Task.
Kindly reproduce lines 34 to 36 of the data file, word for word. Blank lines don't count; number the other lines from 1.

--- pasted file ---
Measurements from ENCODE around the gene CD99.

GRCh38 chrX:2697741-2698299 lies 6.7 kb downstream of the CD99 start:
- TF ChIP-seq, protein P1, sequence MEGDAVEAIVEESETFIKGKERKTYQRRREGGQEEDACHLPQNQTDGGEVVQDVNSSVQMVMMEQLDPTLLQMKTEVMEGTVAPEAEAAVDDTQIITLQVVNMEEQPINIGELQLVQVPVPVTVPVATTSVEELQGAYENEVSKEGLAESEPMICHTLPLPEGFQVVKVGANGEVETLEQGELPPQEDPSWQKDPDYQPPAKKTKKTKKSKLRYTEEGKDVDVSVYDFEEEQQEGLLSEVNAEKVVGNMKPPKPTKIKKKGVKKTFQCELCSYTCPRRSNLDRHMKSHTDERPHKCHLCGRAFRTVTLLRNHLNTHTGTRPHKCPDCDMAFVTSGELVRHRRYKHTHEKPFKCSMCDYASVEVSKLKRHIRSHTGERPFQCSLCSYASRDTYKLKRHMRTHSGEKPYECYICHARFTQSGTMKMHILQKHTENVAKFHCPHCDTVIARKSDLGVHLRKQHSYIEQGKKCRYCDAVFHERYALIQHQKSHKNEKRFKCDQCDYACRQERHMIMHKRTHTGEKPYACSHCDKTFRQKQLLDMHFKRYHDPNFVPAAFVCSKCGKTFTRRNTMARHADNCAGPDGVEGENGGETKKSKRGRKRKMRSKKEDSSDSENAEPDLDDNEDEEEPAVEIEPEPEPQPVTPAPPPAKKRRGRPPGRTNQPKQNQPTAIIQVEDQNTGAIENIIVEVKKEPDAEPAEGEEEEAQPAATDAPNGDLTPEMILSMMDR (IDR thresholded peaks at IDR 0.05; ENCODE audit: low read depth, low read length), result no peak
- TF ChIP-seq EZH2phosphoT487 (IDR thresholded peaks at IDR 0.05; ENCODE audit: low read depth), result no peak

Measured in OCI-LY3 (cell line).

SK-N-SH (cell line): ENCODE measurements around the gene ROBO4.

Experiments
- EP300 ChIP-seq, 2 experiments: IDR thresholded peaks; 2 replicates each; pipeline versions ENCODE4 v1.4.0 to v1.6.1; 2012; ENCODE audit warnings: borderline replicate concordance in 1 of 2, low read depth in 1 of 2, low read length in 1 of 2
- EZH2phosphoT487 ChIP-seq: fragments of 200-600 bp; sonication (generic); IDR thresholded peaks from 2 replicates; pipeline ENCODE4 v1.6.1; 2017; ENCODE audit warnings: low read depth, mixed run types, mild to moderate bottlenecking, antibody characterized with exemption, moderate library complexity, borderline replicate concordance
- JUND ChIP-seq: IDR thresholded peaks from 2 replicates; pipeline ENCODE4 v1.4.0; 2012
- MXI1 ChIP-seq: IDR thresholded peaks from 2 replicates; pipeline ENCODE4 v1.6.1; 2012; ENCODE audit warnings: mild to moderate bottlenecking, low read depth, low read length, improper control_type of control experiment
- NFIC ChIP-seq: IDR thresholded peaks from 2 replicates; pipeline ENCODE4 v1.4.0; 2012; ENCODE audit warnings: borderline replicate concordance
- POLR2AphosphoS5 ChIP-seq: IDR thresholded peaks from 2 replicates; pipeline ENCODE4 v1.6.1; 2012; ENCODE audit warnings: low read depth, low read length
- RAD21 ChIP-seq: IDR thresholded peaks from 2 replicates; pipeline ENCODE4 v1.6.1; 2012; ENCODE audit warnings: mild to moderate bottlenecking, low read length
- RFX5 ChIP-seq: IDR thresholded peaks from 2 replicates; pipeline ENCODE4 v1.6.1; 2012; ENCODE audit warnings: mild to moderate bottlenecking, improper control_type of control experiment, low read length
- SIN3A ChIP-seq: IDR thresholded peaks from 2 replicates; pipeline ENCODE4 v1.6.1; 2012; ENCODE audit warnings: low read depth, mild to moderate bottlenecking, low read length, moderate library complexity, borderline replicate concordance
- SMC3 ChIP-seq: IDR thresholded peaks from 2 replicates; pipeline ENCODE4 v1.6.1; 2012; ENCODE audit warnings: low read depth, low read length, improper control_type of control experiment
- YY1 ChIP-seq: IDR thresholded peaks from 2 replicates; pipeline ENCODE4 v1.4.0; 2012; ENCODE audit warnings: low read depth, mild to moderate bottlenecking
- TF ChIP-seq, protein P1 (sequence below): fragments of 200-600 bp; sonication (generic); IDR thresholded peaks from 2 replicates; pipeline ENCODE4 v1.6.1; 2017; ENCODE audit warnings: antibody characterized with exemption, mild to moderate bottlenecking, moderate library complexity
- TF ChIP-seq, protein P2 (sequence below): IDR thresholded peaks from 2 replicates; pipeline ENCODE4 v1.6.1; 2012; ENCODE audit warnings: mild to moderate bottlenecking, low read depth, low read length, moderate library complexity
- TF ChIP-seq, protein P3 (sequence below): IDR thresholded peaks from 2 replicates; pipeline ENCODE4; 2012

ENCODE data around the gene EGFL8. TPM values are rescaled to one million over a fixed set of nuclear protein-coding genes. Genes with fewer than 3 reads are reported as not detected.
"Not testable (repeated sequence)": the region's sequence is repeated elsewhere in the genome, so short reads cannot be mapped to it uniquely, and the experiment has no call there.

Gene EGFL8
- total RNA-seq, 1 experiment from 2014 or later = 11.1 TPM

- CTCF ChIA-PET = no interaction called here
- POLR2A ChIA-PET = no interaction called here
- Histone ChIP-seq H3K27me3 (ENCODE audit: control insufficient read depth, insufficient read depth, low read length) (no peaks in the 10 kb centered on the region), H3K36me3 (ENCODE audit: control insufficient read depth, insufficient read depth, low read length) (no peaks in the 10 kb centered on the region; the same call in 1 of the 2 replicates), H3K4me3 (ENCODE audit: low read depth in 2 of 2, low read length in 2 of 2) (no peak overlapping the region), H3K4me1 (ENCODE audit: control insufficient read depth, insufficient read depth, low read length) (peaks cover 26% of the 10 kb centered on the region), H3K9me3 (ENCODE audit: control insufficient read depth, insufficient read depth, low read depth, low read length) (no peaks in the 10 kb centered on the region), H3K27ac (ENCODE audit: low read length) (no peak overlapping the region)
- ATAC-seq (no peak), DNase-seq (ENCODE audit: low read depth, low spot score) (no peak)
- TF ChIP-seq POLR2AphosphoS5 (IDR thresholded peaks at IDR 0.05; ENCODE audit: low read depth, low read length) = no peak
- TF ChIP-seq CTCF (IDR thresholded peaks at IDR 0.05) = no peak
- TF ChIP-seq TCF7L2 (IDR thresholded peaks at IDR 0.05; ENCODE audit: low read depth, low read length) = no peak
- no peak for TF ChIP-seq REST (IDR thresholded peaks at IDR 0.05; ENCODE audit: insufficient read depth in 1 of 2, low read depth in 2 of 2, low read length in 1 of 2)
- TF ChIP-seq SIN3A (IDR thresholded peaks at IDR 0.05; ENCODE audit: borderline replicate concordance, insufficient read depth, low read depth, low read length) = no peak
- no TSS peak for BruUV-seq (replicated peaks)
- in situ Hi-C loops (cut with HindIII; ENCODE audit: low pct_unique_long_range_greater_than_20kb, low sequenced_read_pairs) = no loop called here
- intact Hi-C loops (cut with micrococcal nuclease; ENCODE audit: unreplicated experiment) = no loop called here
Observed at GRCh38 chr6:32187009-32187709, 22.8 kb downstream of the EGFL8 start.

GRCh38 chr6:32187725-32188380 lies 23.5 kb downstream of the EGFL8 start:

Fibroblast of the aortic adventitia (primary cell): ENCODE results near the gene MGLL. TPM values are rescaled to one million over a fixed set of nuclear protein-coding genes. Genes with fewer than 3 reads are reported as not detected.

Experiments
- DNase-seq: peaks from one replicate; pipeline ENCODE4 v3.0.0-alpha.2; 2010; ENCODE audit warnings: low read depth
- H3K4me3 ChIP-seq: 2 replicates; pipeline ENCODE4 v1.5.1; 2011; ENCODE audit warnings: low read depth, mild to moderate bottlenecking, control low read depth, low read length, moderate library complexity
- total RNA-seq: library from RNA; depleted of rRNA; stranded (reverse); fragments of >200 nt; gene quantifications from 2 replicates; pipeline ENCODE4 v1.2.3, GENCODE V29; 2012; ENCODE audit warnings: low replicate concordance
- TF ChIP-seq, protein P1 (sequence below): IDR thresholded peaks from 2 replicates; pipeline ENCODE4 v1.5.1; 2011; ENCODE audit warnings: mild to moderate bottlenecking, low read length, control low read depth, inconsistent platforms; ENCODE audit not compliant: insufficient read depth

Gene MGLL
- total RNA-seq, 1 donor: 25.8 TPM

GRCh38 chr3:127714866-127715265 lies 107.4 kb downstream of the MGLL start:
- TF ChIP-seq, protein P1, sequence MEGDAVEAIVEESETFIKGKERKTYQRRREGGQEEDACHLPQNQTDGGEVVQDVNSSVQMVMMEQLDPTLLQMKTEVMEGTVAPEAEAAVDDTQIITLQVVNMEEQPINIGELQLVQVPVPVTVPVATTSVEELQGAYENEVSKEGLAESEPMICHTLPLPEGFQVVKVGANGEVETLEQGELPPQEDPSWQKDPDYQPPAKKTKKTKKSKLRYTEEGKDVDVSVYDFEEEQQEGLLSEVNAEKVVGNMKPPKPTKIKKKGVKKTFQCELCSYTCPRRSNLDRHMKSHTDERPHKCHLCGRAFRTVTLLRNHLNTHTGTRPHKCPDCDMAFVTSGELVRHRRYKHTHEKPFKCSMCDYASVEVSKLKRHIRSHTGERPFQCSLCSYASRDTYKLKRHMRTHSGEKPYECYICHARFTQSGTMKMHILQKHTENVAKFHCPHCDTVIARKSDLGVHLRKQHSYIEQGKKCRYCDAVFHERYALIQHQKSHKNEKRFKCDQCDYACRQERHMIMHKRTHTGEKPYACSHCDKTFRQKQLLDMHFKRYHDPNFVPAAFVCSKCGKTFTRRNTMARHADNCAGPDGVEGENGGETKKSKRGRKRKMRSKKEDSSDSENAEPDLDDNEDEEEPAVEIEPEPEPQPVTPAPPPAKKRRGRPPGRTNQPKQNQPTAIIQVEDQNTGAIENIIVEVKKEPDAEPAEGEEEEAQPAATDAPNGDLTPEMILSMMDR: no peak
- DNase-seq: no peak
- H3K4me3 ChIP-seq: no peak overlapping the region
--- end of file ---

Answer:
- TF ChIP-seq SIN3A (IDR thresholded peaks at IDR 0.05; ENCODE audit: borderline replicate concordance, insufficient read depth, low read depth, low read length) = no peak
- no TSS peak for BruUV-seq (replicated peaks)
- in situ Hi-C loops (cut with HindIII; ENCODE audit: low pct_unique_long_range_greater_than_20kb, low sequenced_read_pairs) = no loop called here